The sleepy polar bear acquired the signature Hokkaido Milk Tea, while I a hot Thai Milk Tea with Boba and a Jackson-loving, non-ahgase friend.
The process of preparing the Holiday Cookie Box was another strenuous undertaking altogether. It was, in the end, not very different from operating as an independent business. From the order form to production to logistics to expense calculations, the donation project granted me a taste of being an entrepreneur without ever have to dip my toes in the pool of risk.
In order to ensure that there were sufficient materials for the project, all interested personnel were required to fill out a Google Form indicating their preorder count (number of boxes), dietary restrictions (if any), and any notes or special arrangements for consideration. While the intent had been to extract the Google Form data for analysis in Excel afterwards, a consistent formula could not be applied due to data discrepancies and inconsistent population of the form.
Many participants, despite willing to e-transfer funds without hesitation, expressed reluctance in reading the entirety of the Google Form and adhering to its specific fields. Consent to pick up at Celebration Square turned to side conversations of "Can I just pick up from xyz?" A traceable trail was lost in this process.
Data entry forms often require several iterations to be effective, as there may be functions that the creator had not considered. With the feedback received, the form was refined and updated. It can be presumed that, upon finalization of a comprehensive form, the data acquisition and organization process will flow seamlessly.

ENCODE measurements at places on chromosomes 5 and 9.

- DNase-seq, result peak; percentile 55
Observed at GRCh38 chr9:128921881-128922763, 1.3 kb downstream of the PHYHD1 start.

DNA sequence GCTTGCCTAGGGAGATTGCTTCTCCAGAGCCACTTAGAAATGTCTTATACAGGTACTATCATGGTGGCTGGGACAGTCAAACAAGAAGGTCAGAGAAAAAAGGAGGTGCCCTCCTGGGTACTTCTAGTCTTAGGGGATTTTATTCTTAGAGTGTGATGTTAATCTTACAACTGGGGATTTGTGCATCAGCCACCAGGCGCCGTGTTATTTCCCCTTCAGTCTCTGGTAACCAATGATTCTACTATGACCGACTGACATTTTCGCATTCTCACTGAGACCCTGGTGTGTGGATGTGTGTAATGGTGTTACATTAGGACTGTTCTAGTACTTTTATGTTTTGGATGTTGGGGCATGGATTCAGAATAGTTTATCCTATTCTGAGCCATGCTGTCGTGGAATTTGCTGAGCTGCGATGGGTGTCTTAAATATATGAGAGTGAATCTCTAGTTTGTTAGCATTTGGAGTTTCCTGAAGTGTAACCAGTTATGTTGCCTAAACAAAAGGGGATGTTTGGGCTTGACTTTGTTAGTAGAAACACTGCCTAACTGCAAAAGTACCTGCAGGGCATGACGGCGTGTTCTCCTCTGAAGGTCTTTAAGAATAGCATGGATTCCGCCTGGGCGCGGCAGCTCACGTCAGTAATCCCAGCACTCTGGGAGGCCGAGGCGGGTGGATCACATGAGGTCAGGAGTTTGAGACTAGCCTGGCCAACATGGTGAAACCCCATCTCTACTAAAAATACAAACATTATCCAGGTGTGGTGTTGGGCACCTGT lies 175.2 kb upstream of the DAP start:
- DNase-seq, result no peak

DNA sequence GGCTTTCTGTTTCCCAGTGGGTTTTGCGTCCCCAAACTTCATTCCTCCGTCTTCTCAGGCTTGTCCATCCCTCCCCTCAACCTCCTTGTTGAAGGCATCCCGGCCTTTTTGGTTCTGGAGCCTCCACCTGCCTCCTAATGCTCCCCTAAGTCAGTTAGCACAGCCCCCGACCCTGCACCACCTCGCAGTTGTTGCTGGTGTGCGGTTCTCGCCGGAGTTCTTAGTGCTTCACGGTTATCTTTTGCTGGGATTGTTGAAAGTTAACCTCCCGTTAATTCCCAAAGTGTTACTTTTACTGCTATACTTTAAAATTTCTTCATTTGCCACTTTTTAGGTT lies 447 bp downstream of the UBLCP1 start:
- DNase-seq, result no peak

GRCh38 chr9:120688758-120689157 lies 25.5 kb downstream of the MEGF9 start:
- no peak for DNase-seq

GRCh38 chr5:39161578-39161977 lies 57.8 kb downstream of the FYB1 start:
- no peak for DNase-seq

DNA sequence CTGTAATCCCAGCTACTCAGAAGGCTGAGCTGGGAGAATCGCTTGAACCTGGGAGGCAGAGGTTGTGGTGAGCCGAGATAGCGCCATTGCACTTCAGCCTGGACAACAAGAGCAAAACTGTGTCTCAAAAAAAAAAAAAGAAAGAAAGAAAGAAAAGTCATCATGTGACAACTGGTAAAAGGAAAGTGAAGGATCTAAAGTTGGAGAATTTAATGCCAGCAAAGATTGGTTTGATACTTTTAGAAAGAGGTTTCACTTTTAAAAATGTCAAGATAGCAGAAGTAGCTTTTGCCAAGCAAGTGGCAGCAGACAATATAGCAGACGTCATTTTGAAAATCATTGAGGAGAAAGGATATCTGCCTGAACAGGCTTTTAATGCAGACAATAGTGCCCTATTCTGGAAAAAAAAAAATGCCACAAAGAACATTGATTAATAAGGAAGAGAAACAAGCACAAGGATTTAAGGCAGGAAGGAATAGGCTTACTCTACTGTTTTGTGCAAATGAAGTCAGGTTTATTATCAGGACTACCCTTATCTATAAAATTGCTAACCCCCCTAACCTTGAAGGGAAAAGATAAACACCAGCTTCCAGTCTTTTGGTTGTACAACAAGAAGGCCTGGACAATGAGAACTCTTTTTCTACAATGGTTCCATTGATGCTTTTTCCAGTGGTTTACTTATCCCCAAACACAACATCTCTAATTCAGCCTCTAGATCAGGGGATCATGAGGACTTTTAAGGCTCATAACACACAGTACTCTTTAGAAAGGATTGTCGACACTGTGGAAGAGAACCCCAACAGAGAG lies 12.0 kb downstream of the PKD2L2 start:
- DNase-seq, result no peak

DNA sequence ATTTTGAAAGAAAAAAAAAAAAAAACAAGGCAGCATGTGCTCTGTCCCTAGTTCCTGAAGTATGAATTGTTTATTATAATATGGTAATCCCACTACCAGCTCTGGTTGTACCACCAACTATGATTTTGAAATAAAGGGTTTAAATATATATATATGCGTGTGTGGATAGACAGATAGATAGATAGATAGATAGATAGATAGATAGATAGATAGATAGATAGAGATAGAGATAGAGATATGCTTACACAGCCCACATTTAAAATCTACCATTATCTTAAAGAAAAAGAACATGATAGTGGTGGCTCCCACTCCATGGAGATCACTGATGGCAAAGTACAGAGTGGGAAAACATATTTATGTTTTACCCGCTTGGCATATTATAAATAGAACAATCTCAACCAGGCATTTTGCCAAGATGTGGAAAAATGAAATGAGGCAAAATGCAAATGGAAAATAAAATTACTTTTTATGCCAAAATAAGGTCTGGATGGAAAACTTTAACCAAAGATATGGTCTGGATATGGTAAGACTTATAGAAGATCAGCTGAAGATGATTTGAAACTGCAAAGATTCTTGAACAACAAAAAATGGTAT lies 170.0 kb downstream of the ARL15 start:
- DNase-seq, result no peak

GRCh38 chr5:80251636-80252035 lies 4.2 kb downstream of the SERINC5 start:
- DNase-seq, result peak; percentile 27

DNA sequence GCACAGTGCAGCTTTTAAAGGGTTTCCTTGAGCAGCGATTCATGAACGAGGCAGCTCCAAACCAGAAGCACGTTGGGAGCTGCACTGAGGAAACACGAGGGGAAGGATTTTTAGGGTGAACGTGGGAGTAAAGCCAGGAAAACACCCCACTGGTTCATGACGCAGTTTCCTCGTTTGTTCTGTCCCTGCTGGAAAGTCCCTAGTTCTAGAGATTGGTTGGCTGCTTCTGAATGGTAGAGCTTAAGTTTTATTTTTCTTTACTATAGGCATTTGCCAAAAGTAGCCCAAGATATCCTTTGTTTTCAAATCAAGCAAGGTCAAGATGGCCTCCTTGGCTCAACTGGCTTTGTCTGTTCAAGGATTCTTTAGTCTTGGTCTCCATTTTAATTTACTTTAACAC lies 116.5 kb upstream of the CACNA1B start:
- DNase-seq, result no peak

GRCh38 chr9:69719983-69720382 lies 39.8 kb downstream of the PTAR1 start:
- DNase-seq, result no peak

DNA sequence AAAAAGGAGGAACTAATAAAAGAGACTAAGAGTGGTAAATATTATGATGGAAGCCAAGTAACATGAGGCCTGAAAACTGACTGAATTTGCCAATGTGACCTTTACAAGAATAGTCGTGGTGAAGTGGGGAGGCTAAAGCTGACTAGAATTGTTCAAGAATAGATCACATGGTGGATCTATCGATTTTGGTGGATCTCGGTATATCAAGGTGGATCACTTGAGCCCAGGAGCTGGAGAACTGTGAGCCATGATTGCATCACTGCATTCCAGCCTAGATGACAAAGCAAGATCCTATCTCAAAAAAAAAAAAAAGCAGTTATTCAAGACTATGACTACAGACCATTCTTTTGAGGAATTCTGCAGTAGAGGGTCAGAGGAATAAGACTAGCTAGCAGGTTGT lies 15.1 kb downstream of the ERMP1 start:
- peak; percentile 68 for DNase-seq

Working with spreadsheets tends to fall within my areas of expertise, but, as Cristina of Maison Peaches discussed, it is advisable to outsource skills if one is unable to efficiently produce results on their own.
2) Raw Materials and Equipment
By compiling a list of preorders, I was able to determine the precise number of cookies needed per box. Recipes were scrutinized for serving count, then scaled upwards to determine the ingredient quantity needed. From this point, the sleepy polar assisted in procuring these ingredients.
Separately, I invested in additional cookie racks and maximized all trays for baking. For home bakers looking to expand their customer base, I'd recommend more than one Silpain for smooth transition of trays into the oven.
3) Promotions and Marketing
"Who would buy this?" was an inquiry posed to me when I first pitched the idea.
"My friends!" I had gleefully replied, "And friends of friends!"
I was grateful to have a local network that supported my project. Whether friends or family, I had somehow accumulated a total of seventeen cookie boxes - and even cookie-less donations! - from minimal marketing. To reach a broader audience, I'd likely need greater investment in promotional campaigns. Given the scale and pickup venue though, I opted to stay local, accepting only as many orders as my body could tolerate.
4) Operations and Logistics
Beyond transporting cookies from their point of construction to the point of sale (or rather, donation), logistics also entailed scheduling dough-making as schedules permitted. Careful review of each recipe was required: some specified a one-hour chill time, while others two hours. The Linzer Cookie, in particular, needed chill time in addition to prior preparation of the jam filling.
I proceeded to construct as many doughs as possible after work, though there are limitations to the amount that can be achieved by one human and one human alone.
For now, thank you for a stellar Holiday Cookie Box run!
Somehow, I did it. Thank you.